LaMarcus Aldridge underwent hip surgery in May, which eliminated him from consideration for the Olympic team, but as he revealed on his Blazers.com blog (dubbed L.A.’s Rehab Central) on Friday, he came down with something last Saturday that could have eliminated him from more than the Olympics. L.A. explains the scary details:
On Saturday I came down with a blood virus. I quickly became sick and had to be rushed to the hospital. I thought it was a case of bad food or a bad cold, but I was wrong. It turned out to be a very serious virus that if not treated quickly could actually be deadly! One thing I know for sure is that I’ve never felt worse in my life and there were times I wasn’t really sure where I was going. Thankfully I had a lot of family support and great medical care that helped me fight through it and now I’ve turned the corner and I’m feeling much better.
Aldridge, who missed the Blazers’ final eight games this season with that hip injury, also underwent a heart procedure for a separate condition in December. The specifics of Aldridge’s blood virus are still unclear, but the team has been briefed on the situation and seems convinced he’ll be fine.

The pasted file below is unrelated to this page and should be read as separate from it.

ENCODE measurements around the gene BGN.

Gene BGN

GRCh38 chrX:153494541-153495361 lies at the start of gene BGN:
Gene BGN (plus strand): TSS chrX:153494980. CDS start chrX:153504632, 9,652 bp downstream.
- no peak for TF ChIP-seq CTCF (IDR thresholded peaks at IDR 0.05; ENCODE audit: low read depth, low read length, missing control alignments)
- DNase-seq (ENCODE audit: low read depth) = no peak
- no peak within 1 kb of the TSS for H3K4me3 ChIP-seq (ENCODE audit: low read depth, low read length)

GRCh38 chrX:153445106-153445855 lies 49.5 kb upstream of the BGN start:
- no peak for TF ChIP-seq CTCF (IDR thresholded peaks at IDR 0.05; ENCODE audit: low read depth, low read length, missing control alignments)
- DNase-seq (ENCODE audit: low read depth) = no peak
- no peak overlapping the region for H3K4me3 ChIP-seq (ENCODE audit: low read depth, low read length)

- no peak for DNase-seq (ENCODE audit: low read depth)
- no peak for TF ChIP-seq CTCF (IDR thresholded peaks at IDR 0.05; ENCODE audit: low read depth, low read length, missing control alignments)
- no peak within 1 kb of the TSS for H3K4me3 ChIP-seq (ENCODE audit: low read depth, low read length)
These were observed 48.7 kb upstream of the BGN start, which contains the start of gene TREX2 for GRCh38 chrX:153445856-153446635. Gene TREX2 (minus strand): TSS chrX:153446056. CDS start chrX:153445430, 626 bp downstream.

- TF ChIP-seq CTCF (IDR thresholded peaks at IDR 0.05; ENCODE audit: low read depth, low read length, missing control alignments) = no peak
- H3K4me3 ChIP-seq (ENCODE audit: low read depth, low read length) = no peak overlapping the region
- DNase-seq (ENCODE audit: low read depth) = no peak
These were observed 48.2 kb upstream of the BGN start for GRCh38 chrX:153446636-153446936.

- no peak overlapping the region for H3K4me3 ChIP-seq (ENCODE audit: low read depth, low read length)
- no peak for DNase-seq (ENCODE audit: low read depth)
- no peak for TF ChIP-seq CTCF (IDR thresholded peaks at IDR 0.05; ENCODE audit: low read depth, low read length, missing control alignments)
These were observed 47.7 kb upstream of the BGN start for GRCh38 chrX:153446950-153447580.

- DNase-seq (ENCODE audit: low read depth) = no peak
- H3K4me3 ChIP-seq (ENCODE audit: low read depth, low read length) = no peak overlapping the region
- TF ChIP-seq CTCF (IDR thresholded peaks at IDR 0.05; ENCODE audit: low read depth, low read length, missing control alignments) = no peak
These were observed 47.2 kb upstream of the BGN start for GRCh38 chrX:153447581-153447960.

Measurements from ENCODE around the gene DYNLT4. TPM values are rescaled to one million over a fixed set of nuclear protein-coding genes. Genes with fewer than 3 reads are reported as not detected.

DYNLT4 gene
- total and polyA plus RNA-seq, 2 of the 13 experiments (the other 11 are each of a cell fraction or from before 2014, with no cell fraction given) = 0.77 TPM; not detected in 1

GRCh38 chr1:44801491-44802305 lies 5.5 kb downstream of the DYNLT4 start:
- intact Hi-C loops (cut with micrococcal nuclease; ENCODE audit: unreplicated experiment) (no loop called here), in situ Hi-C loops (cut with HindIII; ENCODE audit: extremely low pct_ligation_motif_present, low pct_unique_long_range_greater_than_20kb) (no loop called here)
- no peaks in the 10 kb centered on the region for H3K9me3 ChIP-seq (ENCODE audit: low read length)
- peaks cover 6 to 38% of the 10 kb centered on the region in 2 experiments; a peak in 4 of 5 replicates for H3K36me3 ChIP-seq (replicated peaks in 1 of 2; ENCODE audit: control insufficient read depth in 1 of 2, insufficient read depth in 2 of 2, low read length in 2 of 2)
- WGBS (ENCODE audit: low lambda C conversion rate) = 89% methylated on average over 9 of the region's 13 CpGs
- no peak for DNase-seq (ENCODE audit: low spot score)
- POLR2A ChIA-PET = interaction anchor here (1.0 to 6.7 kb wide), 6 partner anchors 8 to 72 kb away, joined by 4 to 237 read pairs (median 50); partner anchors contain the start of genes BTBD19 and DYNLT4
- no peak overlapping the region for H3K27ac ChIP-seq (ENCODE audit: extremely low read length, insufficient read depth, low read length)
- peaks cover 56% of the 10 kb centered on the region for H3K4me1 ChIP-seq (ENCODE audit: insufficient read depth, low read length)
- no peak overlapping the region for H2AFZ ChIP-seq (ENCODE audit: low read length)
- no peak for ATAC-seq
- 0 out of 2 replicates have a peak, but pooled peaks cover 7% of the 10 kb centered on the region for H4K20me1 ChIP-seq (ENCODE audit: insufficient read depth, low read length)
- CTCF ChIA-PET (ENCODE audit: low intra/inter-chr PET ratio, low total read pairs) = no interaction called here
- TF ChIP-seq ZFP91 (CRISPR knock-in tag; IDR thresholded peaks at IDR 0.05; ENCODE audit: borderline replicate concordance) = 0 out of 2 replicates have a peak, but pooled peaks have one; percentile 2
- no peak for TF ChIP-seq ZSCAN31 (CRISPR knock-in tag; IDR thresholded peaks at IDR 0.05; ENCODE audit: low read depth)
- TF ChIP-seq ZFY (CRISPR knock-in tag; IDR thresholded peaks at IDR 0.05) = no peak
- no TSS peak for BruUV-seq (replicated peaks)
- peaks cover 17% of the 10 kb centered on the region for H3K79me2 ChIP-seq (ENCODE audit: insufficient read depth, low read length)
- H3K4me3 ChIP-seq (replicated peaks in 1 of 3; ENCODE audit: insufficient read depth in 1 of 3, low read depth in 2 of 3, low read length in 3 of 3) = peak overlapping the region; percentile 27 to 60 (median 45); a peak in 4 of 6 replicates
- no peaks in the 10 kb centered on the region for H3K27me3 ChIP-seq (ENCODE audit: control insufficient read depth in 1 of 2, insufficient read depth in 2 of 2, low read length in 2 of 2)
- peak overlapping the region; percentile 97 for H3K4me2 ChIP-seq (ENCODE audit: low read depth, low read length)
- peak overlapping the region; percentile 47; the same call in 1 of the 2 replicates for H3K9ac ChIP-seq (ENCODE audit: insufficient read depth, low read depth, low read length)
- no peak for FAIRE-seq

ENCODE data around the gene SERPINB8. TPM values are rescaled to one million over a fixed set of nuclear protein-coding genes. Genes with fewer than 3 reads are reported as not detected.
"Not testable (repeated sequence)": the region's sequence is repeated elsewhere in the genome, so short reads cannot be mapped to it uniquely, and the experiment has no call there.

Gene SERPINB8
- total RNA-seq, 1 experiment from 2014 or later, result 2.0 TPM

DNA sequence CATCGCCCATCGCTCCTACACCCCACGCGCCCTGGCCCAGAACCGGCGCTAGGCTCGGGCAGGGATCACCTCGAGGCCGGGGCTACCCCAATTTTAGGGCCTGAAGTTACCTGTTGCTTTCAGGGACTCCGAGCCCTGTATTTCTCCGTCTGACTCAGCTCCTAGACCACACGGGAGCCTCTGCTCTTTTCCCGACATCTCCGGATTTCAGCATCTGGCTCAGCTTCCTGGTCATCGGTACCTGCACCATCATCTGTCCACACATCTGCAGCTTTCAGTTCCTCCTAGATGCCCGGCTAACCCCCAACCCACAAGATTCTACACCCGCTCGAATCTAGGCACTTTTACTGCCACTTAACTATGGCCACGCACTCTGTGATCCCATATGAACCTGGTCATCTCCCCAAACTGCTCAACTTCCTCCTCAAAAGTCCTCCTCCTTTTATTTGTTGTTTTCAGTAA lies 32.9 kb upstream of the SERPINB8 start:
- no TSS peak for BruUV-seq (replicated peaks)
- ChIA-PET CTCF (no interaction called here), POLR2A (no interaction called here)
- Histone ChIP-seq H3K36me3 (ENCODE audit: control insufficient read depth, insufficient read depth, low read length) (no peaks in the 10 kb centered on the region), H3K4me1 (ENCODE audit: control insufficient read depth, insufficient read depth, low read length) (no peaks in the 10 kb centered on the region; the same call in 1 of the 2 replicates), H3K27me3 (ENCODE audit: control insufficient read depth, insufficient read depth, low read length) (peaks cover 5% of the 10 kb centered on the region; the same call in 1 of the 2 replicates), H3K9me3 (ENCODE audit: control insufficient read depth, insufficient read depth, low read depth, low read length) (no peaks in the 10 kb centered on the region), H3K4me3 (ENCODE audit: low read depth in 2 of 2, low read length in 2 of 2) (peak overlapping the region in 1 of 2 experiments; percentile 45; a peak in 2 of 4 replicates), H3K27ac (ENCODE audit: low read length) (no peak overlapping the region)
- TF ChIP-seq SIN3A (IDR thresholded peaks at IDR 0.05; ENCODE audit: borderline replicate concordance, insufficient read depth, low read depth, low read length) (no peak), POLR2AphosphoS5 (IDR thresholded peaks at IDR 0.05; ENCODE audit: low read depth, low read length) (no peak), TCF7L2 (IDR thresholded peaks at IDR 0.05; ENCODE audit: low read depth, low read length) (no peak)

We’re glad to hear Aldridge will be OK. But if the Blazers don’t have the absolute worst luck when it comes to their players’ health, we don’t know who does.
H/T Eye on Basketball
Photo: Jeff Hanisch-US PRESSWIRE
One common theme we witnessed throughout the NFL lockout was optimism. For the most part, we were given the impression that the players and owners wanted to get a deal done. Both sides wanted a “fair” deal, but the feeling of a cancelled season never actually became a reality. That has not been the case thus far with the NBA lockout.
LaMarcus Aldridge, the Blazers’ player representative for the NBA players association, told The Oregonian on Tuesday that talks have not progressed between the union and the NBA and that a deal is by no means in the immediate forecast.
“No,” Aldridge replied when asked if there was any reason for optimism. “Both sides are pretty (far) off right now. So it’s going to be a while.”
When pressed further and asked if he would sit out the 2011-2012 season if a fair deal cannot be agreed upon, Aldridge said he would be open to that if that is what it takes.
Obviously it is in the best interest of all involved parties to play hardball at this point, but while players consider playing football, entertain themselves with beach volleyball, and join college fraternities, it is not looking like the labor negotiations are moving forward. Aldridge’s opinion is likely the opinion of many other players across the league. It is still early, but at this point it appears that the NBA lockout is far more likely to cancel the upcoming season than the NFL lockout was before it.